Jack and Jill, digital human models that are part of Siemens PLM Software’s Tecnomatix suite, enables automakers like GM to digitally simulate and study the impact of assembly work environments on humans.
Bob Tilove, a technical fellow at General Motors’ Manufacturing Systems Research Lab, commands a small army of digital humans. Day or night, whenever he wants to find out something about an assembly process or a plant layout, he calls on them to do his bidding. They’re part of his workflow and assembly environment simulation arsenal at GM.
As reliable and sophisticated as they are, Tilove feels it’s time to up the ante, to improve current technologies to enable more advanced simulation exercises. He gave a presentation on the subject at the Congress on the Future of Engineering Software (COFES) 2010 in Scottsdale, AZ. Here, he shares his thoughts about spawning a new generation of digital humans and simulation tools for manufacturers.
Your vision is a little different than Most CAD vendors who promote the idea of “digital prototyping,” using a digital replica in conducting studies in a digital environment. Can you explain?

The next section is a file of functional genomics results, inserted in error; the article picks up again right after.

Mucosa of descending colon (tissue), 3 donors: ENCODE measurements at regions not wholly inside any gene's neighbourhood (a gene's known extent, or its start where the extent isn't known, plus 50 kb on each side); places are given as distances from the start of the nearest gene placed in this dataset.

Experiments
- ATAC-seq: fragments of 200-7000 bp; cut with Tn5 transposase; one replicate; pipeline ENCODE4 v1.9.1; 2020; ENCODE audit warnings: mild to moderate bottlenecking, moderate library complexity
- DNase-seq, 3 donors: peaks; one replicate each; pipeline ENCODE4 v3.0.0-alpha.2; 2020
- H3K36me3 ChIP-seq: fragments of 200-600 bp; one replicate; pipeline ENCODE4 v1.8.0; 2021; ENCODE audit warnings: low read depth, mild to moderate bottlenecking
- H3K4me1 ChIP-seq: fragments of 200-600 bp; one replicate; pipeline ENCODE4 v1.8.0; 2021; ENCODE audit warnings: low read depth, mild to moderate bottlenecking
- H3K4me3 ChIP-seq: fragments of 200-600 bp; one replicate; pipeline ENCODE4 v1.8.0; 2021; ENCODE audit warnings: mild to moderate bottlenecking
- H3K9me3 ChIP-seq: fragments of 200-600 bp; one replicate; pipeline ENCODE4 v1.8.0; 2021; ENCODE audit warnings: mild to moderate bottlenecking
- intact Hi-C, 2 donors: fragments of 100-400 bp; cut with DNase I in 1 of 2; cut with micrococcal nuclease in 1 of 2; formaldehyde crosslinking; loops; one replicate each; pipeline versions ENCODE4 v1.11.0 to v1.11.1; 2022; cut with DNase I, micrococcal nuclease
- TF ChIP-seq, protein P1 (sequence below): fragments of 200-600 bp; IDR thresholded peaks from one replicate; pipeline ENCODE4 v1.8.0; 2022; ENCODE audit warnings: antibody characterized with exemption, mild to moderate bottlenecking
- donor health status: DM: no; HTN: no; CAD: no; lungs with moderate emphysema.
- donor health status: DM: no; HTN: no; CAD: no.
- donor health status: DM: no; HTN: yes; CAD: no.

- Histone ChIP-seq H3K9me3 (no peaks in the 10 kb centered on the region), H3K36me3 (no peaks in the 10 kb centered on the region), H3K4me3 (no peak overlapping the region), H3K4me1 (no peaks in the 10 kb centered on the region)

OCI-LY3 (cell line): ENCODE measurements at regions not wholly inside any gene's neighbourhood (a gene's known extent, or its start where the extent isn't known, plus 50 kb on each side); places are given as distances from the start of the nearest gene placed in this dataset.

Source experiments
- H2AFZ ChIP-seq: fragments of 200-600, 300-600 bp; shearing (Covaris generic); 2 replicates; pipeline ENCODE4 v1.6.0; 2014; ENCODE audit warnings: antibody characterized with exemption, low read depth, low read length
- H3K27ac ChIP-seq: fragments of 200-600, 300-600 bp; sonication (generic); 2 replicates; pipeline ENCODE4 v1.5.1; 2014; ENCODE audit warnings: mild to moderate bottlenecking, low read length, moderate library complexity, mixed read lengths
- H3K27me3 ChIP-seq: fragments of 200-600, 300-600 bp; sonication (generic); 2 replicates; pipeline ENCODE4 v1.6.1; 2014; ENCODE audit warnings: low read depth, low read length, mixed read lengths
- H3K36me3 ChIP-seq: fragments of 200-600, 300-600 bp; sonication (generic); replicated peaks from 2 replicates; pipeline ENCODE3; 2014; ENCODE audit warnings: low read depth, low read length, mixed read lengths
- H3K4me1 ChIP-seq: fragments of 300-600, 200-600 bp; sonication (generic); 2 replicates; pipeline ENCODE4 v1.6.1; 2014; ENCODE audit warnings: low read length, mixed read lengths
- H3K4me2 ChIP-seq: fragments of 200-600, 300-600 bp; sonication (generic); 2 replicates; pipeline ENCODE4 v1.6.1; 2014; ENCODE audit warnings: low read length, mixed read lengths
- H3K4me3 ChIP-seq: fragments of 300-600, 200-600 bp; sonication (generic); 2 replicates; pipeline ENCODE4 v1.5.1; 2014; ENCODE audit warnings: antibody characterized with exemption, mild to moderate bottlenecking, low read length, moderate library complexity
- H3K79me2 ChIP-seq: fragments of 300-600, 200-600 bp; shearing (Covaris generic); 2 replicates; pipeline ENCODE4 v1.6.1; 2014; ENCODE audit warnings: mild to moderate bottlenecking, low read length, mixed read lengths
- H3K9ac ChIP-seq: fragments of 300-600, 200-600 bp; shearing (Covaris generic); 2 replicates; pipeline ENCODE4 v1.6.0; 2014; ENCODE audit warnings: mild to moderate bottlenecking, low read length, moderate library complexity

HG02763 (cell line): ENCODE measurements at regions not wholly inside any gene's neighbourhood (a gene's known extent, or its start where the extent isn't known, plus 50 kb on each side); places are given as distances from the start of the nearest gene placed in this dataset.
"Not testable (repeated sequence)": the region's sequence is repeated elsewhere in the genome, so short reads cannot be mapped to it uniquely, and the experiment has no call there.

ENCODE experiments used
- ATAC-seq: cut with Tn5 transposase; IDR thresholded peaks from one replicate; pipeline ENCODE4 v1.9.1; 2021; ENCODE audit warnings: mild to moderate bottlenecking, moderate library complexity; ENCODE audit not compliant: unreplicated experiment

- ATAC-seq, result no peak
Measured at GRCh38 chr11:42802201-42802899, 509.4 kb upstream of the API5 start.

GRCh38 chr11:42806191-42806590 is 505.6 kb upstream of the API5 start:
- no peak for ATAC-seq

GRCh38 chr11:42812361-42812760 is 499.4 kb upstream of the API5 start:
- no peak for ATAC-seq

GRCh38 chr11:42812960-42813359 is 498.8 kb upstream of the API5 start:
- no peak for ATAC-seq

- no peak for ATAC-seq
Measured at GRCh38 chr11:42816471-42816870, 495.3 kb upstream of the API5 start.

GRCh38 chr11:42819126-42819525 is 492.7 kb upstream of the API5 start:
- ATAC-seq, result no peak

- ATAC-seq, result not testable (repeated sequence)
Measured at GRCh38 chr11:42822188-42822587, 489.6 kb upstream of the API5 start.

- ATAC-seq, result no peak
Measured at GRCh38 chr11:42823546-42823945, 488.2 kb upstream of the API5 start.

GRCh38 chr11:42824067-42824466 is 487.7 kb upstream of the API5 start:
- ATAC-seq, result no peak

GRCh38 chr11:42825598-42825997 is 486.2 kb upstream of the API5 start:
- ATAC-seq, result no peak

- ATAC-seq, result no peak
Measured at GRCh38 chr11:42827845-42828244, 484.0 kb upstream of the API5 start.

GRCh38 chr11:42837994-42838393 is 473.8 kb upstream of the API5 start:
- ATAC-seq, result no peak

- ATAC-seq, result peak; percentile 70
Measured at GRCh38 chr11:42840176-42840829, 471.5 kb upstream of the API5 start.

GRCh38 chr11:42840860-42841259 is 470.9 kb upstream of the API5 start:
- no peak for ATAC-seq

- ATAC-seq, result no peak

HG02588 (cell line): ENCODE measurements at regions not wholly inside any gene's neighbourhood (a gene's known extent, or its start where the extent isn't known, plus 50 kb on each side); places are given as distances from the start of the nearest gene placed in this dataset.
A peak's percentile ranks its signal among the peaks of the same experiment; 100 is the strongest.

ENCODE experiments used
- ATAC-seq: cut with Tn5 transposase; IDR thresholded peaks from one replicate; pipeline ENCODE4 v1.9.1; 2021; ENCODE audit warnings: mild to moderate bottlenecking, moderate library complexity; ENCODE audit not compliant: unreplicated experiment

Tilove: Most people, when they speak of “digital prototyping,” are thinking about the end product or artifact, and how it will work, and whether or not all of the pieces will fit together, or if it will break when you drop it—things like that....
In my area, virtual manufacturing, I’m thinking not so much of the final product, but of the manufacturing process in the factory or the plant for making it. So it’s similar to “digital prototyping,” if you think of the thing that you want to prototype as the manufacturing facility, which means all the parts and sub-assemblies, the work in process, how they flow through the system, plus all the tools and equipment and conveyors and controls involved ... a much bigger scale.
The specific thing you asked me about that I call “virtual simulated work environments” focuses on manufacturing operations involving human assembly workers. In automotive, we call that general or final assembly, where people are installing and connecting hoses, cables, wiring harnesses, instrument panels, seats, carpets, and so forth. And of course, with the focus on human operators, we are concerned about their ergonomics and comfort.